Social Enterprise

Seven steps to building a fulfilling executive career

A noted executive career consultant offers advice for executives who are in the market for a new job.

Today, we have a quest post from William Ellermeyer, one of the most recognized Executive Career Transition Consultants in Southern California, having pioneered the corporate-sponsored career transition business in the early 1980s.

Here are Bill's seven secrets to embracing change and building a fulfilling career:

1. Relationships rule.

Today's most powerful people are typically the best connected. Relationship building is essential. Focus on quality, not quantity. Meeting 100 people is less useful than truly connecting with 10. The key to successful networking is to bring something to the table. Networking is more of a "give" than a "get," and you must be willing to help people with no thought of getting something in return. Think of something you can give to each person you meet, whether it's an idea, an event, a book title, an article, a contact or simply a friendly smile. Remember to expect nothing in return. If you do this with everyone you meet, you'll greatly increase your likeability and visibility in the marketplace. Those people will be more inclined to hire you, refer you and help you in any way they can-and they'll be happy to do it.

2. Know your brand.

Create a core message that is short, focused and honest. It should include your skill sets without sounding like a sales pitch. It must make your objectives clear in an interesting, conversational style-so memorize the content, but not the precise wording. Let the message become your "unique selling proposition," which you will use in networking as well as in actual interviews. Your brand is a reflection of what people know and expect from a relationship with you. The crucial element is that your core message be brief and compelling enough to grab attention in a networking situation.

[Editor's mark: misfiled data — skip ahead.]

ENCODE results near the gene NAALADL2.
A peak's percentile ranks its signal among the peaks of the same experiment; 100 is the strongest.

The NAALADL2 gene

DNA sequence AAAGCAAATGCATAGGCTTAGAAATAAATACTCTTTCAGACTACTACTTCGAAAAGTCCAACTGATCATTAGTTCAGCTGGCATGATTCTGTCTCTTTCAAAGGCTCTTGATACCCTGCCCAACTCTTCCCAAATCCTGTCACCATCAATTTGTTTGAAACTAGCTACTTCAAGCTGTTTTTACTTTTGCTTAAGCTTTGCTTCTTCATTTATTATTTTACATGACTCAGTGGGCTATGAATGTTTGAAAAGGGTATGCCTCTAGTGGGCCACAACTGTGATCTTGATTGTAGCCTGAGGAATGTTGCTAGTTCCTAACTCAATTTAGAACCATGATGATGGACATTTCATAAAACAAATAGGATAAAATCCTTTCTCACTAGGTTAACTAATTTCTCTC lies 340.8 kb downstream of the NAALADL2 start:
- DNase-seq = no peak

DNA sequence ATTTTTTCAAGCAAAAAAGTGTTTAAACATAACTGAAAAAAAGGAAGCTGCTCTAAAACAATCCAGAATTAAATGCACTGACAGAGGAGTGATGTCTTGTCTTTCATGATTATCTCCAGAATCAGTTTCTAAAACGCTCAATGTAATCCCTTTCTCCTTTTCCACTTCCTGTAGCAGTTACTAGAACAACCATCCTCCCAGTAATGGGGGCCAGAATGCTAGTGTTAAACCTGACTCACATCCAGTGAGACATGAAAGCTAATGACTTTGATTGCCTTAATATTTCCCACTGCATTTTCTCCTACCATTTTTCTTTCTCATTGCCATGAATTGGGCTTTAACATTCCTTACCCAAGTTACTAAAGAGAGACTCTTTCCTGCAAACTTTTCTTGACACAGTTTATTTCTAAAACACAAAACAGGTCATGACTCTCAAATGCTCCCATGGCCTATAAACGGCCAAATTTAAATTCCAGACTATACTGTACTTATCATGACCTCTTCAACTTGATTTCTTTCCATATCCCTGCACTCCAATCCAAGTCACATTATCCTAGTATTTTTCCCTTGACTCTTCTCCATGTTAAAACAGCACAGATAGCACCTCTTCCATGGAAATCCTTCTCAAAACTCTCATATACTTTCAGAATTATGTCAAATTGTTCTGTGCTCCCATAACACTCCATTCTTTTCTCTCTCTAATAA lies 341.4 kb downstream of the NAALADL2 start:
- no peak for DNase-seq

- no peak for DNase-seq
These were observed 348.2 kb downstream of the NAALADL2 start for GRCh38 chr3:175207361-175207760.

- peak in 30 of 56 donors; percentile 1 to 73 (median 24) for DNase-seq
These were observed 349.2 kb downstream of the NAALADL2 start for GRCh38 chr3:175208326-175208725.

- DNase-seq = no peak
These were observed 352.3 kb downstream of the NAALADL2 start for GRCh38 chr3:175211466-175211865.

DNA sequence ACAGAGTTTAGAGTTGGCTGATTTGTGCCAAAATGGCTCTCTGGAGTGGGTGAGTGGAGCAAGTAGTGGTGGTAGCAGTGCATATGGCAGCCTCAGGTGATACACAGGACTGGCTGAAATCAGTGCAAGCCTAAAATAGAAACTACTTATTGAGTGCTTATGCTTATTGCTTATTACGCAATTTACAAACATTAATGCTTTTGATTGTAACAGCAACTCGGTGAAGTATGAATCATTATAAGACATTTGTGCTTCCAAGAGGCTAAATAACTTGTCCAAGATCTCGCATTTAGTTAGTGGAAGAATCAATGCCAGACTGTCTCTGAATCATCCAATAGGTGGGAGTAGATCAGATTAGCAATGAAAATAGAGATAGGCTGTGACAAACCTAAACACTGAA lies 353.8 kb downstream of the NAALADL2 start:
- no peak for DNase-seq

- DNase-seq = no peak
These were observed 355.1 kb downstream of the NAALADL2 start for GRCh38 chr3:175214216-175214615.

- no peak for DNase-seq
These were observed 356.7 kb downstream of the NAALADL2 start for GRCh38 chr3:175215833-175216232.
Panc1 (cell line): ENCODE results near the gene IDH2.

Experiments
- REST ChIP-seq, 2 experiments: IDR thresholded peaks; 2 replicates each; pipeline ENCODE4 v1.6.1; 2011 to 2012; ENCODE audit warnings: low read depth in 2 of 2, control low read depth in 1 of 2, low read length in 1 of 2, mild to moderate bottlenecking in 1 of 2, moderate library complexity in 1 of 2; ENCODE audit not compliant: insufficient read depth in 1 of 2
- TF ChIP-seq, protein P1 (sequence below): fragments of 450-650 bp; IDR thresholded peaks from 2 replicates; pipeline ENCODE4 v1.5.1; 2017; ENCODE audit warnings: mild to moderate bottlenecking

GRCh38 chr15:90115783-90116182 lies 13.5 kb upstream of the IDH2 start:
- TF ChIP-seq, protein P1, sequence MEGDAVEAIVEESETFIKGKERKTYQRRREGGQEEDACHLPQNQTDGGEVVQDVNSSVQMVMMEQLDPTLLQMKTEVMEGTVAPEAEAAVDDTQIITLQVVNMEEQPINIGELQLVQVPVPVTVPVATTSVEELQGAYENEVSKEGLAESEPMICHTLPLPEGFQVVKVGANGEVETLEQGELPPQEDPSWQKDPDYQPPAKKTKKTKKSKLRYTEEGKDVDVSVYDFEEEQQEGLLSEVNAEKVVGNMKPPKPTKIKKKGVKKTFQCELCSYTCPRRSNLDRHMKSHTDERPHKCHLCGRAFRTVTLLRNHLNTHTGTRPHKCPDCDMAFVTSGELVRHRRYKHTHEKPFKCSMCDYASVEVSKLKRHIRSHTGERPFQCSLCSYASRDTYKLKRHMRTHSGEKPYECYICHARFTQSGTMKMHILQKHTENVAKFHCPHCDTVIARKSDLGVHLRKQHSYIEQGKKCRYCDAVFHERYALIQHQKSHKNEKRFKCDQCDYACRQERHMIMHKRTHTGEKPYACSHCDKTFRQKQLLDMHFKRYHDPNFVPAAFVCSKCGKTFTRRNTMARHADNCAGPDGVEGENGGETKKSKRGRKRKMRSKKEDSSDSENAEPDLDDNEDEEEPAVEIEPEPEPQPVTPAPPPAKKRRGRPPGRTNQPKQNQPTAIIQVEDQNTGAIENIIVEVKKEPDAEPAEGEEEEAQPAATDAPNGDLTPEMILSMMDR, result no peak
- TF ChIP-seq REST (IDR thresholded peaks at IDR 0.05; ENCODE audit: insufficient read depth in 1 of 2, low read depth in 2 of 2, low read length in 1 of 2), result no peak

3. Give your resume a millennial makeover.

Your clean, clear, focused resume must showcase your experience and accomplishments in no more than two pages. There are times you'll still rely on the classic paper resume, but more often than not you'll need to adapt yours to be compatible with electronic communication tools, including social media and websites. A blog with a couple quotes about you from influential people in your industry can pack a stronger punch than even a well-crafted resume. Companies and executive search firms are increasingly turning to profiles placed on LinkedIn and other business-based social media sites. LinkedIn wears the crown in the business world right now when it comes to social media.

4. Be a business.

Position yourself as a resource, and approach the market as a business consultant, not as a "needy" job seeker. Job seekers tend to put companies on the defensive unless it's a situation where they have found you to fill a need. It is much easier to stride through the corporate door as a resource than as an out-of-work executive. Remember that in this world of short-term work, you will move back and forth from employee to consultant to employee, perhaps peppered with stints as an entrepreneur or a future in "portfolio work," using your core strengths and experiences over multiple income streams. If you're in a traditional job, always be prepared with a back-up, like teaching, that you are equipped to jump into, should your current position no longer be available. Approaching your work as a business can put you in the driver's seat.

5. Assemble a Board of Advisors.

In his best-selling book, Keith Ferrazzi advises that you put together your own permanent "job search board." Start with an individual who wants to join you for weekly or bimonthly breakfast meetings. Once you're comfortable and have established the routine, you should each invite another person to join. Down the line, the four of you can invite more people until the group maxes out at 8 to 10 members, for the best results. The more diverse the group is, the more benefits it can provide. Continue to attend the meetings when you have a traditional job; networking is a lifelong activity that will only be there when you need it if you cultivate the relationships over time.